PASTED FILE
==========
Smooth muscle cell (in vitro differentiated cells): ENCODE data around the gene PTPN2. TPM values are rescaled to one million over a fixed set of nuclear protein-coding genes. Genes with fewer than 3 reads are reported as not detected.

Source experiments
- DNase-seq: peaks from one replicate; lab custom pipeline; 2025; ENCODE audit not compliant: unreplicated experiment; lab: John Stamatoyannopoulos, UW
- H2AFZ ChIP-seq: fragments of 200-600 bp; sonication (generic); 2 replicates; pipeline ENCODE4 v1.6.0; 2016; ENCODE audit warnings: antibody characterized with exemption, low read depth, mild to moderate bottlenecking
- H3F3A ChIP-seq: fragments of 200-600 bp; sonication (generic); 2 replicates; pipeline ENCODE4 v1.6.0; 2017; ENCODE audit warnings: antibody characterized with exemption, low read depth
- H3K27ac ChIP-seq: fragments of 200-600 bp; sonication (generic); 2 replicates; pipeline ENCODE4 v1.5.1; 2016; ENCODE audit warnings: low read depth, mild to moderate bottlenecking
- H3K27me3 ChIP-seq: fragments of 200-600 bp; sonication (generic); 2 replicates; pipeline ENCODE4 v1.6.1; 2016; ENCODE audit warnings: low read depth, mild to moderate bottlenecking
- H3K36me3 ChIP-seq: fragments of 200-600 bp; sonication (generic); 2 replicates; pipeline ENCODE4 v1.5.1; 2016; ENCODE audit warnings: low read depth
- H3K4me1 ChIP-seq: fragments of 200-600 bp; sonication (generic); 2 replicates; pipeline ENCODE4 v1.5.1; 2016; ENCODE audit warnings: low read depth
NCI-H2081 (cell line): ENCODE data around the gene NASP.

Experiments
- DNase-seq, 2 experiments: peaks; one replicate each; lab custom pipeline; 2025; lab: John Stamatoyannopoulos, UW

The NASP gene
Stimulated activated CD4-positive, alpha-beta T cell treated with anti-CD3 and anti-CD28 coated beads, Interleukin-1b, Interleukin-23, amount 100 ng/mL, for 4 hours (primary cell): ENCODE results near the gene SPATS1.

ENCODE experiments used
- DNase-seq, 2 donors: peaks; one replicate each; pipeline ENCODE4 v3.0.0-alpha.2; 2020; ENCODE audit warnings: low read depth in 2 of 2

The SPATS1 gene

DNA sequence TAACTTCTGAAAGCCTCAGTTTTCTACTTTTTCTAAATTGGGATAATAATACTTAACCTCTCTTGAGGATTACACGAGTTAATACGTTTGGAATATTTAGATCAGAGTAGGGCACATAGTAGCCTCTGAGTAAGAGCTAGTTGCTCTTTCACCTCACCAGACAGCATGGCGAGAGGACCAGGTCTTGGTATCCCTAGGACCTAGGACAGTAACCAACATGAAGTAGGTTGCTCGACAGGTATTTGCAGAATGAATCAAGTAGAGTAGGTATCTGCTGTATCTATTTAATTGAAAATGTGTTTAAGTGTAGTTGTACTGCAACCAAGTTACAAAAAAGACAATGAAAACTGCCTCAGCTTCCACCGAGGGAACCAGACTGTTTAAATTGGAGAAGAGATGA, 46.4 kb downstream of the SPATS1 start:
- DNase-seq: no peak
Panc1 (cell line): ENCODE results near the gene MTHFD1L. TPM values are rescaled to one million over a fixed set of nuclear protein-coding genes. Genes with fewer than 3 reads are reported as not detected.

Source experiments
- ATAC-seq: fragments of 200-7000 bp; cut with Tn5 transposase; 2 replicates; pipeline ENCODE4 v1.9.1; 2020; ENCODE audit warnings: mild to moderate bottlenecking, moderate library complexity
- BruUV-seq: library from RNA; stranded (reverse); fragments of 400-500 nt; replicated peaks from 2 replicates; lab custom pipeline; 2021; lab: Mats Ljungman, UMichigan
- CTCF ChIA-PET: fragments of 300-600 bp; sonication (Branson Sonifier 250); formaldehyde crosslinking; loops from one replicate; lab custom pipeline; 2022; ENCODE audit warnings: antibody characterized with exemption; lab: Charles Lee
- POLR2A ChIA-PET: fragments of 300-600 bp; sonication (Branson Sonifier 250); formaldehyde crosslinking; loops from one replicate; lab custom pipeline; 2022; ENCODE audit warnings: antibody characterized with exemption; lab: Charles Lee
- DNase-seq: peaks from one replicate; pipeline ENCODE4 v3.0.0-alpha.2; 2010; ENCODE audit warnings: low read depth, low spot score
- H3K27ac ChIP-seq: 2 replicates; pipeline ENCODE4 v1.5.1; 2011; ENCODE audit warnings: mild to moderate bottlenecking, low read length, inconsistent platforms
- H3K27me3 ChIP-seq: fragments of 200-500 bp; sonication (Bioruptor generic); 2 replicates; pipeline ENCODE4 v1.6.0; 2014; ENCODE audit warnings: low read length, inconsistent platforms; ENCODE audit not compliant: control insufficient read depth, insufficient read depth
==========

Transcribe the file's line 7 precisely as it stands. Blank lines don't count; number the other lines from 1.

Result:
- H3K27me3 ChIP-seq: fragments of 200-600 bp; sonication (generic); 2 replicates; pipeline ENCODE4 v1.6.1; 2016; ENCODE audit warnings: low read depth, mild to moderate bottlenecking